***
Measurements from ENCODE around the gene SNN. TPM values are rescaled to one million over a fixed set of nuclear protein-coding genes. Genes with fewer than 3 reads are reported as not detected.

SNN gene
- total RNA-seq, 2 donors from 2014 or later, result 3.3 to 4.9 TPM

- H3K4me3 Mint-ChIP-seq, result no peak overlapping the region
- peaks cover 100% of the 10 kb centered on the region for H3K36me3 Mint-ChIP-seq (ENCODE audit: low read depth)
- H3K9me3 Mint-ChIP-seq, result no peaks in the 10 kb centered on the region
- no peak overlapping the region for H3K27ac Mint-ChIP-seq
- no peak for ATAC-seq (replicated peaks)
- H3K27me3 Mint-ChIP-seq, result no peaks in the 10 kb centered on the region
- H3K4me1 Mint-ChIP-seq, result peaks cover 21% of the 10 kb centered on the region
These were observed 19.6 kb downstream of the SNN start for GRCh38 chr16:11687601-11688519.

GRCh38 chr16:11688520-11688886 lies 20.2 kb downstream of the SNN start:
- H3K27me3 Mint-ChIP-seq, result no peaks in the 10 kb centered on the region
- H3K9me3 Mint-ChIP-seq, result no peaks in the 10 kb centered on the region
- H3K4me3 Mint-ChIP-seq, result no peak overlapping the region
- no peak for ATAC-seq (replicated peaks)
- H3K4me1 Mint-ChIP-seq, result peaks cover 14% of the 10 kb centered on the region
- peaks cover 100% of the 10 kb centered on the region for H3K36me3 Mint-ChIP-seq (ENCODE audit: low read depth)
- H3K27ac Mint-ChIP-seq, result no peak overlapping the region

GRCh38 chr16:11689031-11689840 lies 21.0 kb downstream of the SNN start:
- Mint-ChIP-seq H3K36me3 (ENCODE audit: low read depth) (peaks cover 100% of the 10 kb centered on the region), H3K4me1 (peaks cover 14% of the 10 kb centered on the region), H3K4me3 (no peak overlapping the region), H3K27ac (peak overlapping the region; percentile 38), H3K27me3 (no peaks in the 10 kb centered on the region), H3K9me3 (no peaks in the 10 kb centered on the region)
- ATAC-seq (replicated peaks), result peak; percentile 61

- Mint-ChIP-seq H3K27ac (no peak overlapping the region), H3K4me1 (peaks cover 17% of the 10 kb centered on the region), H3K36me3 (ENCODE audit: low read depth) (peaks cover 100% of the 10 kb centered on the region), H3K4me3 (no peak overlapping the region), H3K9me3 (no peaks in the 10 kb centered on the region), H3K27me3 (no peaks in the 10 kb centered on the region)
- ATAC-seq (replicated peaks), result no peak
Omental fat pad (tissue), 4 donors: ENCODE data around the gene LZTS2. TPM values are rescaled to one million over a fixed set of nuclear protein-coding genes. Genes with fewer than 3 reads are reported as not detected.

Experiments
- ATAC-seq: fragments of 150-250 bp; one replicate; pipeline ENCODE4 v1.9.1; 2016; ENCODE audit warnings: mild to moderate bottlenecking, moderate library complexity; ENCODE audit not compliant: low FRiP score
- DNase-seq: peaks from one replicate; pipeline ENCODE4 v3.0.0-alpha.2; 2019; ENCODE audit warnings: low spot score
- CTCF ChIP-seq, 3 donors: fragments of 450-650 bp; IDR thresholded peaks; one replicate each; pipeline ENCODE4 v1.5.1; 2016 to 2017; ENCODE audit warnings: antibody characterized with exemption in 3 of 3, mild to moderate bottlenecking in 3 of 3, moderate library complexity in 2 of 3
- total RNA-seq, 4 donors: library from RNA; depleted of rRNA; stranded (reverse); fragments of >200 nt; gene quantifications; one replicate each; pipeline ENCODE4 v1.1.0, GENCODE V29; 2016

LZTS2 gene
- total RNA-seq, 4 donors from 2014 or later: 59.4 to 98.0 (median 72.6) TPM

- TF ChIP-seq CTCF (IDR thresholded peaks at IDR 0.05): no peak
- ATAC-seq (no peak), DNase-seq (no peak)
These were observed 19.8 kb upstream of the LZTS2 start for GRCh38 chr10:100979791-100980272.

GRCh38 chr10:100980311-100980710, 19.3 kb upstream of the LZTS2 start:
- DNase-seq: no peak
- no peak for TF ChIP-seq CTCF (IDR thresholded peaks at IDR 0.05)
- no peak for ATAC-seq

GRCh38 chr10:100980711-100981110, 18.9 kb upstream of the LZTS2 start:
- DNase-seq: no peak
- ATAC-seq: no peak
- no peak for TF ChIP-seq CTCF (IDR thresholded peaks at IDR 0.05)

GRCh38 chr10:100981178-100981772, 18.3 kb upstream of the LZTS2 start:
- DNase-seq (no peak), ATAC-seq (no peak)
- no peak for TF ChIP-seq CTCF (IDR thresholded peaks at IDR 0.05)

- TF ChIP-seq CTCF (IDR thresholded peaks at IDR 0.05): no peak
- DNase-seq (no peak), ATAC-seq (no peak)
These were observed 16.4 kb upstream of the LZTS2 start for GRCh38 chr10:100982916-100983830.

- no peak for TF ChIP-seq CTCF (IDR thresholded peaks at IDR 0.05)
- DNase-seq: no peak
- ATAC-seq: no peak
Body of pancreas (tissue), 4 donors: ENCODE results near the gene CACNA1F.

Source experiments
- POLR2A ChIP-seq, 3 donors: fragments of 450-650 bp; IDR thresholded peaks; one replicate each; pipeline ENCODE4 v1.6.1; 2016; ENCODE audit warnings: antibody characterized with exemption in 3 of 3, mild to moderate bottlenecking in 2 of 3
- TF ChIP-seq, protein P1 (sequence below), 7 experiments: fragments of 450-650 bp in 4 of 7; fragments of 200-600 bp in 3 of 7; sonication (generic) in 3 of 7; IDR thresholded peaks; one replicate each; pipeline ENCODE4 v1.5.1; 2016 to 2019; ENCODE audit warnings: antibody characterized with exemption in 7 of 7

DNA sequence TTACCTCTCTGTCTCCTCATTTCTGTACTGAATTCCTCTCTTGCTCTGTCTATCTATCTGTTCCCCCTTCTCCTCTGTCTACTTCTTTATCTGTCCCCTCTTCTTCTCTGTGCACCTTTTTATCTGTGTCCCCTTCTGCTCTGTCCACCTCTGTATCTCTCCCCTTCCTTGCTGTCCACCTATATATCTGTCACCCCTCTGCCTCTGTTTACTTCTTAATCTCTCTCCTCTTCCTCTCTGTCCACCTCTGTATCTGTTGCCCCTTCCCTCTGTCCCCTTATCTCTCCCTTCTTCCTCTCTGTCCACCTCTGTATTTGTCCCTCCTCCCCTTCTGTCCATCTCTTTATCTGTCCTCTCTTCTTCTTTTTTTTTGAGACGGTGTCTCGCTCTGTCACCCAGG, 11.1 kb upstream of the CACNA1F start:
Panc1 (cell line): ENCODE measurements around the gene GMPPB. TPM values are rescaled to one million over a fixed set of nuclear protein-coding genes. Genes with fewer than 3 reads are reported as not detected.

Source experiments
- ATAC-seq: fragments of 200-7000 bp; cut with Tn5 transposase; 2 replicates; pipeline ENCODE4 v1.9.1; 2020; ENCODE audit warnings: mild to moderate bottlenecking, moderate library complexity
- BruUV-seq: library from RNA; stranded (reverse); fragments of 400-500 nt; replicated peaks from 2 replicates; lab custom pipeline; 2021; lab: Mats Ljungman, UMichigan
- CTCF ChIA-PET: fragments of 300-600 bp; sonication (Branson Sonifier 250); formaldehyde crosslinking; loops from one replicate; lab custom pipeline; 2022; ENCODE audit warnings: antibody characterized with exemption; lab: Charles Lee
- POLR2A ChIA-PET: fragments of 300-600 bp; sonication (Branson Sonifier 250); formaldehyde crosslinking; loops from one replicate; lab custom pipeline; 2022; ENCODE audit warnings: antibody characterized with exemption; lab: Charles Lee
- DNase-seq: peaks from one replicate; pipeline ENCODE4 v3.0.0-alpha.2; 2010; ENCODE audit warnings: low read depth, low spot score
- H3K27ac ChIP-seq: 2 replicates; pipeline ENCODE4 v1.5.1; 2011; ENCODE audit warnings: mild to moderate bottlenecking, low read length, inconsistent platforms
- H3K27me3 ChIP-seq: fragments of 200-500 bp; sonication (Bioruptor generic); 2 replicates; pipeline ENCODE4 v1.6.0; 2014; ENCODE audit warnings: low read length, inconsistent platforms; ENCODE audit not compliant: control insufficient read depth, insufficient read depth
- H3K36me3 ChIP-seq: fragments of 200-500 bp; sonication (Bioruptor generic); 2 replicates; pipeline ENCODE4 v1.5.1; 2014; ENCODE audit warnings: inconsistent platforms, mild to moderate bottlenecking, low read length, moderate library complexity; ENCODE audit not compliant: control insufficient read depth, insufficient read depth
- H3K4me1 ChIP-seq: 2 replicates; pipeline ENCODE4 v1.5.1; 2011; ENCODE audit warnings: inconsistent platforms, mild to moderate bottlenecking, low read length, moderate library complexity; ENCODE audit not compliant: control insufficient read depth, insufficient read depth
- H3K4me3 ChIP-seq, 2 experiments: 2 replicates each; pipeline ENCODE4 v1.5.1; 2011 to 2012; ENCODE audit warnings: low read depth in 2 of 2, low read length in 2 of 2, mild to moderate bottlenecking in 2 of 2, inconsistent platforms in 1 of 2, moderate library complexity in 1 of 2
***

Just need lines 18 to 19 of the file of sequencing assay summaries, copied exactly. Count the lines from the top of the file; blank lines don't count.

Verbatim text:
- peaks cover 100% of the 10 kb centered on the region for H3K36me3 Mint-ChIP-seq (ENCODE audit: low read depth)
- H3K27ac Mint-ChIP-seq, result no peak overlapping the region